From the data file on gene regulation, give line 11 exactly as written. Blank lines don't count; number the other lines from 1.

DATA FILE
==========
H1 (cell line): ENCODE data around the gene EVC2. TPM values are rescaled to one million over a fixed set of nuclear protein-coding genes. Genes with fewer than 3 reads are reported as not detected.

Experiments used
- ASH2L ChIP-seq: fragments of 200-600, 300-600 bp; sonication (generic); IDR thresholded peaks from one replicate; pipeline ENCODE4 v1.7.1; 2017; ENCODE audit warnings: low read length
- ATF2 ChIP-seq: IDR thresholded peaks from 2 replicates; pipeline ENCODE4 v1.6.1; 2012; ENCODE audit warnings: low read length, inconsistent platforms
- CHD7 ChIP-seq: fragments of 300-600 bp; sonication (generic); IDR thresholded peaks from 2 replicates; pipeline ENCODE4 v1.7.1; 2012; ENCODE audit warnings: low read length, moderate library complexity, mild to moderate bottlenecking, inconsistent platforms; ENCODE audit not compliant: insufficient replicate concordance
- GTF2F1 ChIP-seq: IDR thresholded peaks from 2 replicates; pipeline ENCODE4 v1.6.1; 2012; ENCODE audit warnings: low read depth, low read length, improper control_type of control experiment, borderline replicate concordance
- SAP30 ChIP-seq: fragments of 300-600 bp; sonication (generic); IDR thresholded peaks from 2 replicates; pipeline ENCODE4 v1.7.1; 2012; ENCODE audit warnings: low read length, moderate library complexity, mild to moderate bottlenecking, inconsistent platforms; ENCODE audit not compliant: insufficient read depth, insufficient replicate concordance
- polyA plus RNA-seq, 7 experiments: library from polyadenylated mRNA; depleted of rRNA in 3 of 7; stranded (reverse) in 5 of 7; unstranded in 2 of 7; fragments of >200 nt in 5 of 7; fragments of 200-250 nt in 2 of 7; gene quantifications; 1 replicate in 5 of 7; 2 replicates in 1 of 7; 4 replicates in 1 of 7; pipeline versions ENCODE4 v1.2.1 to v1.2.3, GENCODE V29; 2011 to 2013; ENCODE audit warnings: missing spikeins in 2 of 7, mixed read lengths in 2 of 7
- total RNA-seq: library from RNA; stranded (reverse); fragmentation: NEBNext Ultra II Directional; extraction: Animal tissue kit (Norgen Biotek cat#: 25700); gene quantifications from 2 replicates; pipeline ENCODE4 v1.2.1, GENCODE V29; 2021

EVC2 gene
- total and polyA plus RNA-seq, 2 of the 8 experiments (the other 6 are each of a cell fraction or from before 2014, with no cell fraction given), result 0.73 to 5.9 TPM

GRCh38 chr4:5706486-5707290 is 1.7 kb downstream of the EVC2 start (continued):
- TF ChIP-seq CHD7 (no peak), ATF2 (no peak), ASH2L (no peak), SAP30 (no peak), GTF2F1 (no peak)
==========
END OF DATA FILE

- total and polyA plus RNA-seq, 2 of the 8 experiments (the other 6 are each of a cell fraction or from before 2014, with no cell fraction given), result 0.73 to 5.9 TPM